The Story of the Woman’s Party
by Inez Haynes Gillmore
The most poignant event — and perhaps the most beautiful in all the history of the Congressional Union — took place on Christmas Day of this year, the memorial service in memory of Inez Milholland. Inez Milholland was one of the human sacrifices offered on the altar of woman’s liberty. She died that other women might be free. p 184
That Christmas Day, Statuary Hall in the Capitol of the United States was transformed. The air was full of the smells of the forest. Greens made a background — partially concealing the semi-circle of statues — at the rear; laurel and cedar banked the dais in front; somber velvet curtains fell about its sides. p 185
Every one of the chairs which filled the big central space supported a flag of purple, white, and gold. Between the pillars of the balcony hung a continuous frieze; pennants of purple, white, and gold — the tri-color of these feminist crusaders.
The audience assembled in the solemn quiet proper to such an occasion, noiselessly took their seats in the semi-circle below and the gallery above. The organ played Ave Maria. Then again, a solemn silence fell. Suddenly the stillness was invaded by a sound — music, very faint and faraway. It grew louder and louder. It was the sound of singing. It came nearer and nearer. It was the voices of boys. Presently the beginning of a long line of boy choristers, who had wound through the marble hall way, appeared in the doorway.
They marched into the hall chanting:
Forward, out of error,
Leave behind the night,
Forward through the darkness,
Forward into light.
Have you ever heard of Inez Milholland? What about Martha Wheelock? It’s more likely that Wheelock’s name is familiar. A longtime resident and teacher in the Great Neck Public School District, Wheelock taught English and theater for 18 years in Great Neck North and South high schools and at The Village School.
Inez Milholland, however, is a name that should be well-known, but instead has been erased from most history textbooks. Also known as the “beautiful suffragist,” Milholland was an American icon who worked to get voting rights for women and became the voice of the suffrage movement after she died for the cause in 1916.
Having always been drawn to women’s studies and filmmaking, Wheelock realized at New York University, where she was earning her PhD, that films celebrating women and their accomplishments were notably few and that it was a hole in the past that needed to be filled. Wheelock has since made several documentaries highlighting lesser known—but no less important—women activists and artists, as well as the suffragist movement. She also cofounded and became executive director of Wild West Woman, Inc., a nonprofit that produces films on women in order to provide positive role models for women and girls.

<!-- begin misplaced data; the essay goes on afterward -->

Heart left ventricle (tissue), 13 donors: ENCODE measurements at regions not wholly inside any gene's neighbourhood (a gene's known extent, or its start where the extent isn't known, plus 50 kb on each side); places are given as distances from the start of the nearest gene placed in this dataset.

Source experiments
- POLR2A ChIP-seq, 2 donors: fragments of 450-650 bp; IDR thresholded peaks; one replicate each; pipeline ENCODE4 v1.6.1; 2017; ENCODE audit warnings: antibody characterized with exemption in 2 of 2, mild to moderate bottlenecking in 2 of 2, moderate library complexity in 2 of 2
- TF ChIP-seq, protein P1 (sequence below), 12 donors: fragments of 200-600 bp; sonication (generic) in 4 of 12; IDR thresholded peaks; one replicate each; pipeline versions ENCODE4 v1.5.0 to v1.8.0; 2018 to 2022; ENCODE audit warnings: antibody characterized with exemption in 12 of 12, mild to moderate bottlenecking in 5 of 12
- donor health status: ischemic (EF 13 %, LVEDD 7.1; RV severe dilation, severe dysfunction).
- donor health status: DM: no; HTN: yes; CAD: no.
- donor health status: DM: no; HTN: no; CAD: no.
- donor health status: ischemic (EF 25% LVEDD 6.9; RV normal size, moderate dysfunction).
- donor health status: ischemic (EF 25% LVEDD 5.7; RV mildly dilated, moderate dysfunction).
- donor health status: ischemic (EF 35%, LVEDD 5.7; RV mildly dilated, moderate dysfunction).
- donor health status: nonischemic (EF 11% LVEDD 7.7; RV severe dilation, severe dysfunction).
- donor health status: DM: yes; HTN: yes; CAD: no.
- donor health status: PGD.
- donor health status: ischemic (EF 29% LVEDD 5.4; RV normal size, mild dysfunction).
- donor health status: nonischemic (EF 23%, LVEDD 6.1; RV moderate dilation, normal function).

Wheelock has relocated from Great Neck to California and retired from teaching, but has continued to make documentaries, including her latest, Inez Milholland, Forward into Light, which she wrote, produced and directed. It was after learning about how this beautiful suffragist died—and the fact that it has been exactly 100 years since her death—that Wheelock knew she had make this film.
She began researching this incredible woman, but was met with little success; it wasn’t until she found newspaper articles on her western tour in California that details of Milholland’s contributions were discovered.
“She made 50 speeches on the West Coast, and California women could vote against Woodrow because he was against the suffragists,” Wheelock explained. By 1916, California woman had won the right to the vote, but the fight was far from over in many other states. Suffragists like Milholland wanted to urge people to boycott President Woodrow Wilson, who remained steadfast in his stance against women voting.
Wheelock said that during her tour to accomplish this, “these little town
Her worldwide fame reached its peak when, after a long and exhausting tour in which she’d made 50 speeches, Milholland fainted at a podium during a rousing speech. She died a few weeks later of anemia at age 30.
Although a shockingly sad demise, the fight for equality continued without her. But, Milholland’s words were not forgotten. Before she fainted, her last public words were, “Mr. President, how long must women wait for liberty?” She spoke for the thousands who didn’t have a voice and, even after her death, her words continued—sewn onto the banners of picketers who protested outside The White House for 17 months.
Milholland was extremely radical for her time. She was a “new woman”
in the early 20th century who believed in a women’s right to choose and vote. She even asked a man to marry her, disregarding a tradition that still exists today. “She was a wonderful role model,” Wheelock said warmly. “She lost her American citizenship because she proposed to a Dutchman, she wouldn’t have had the right to vote anyway.” And yet, Milholland still gave her life on behalf of her gender.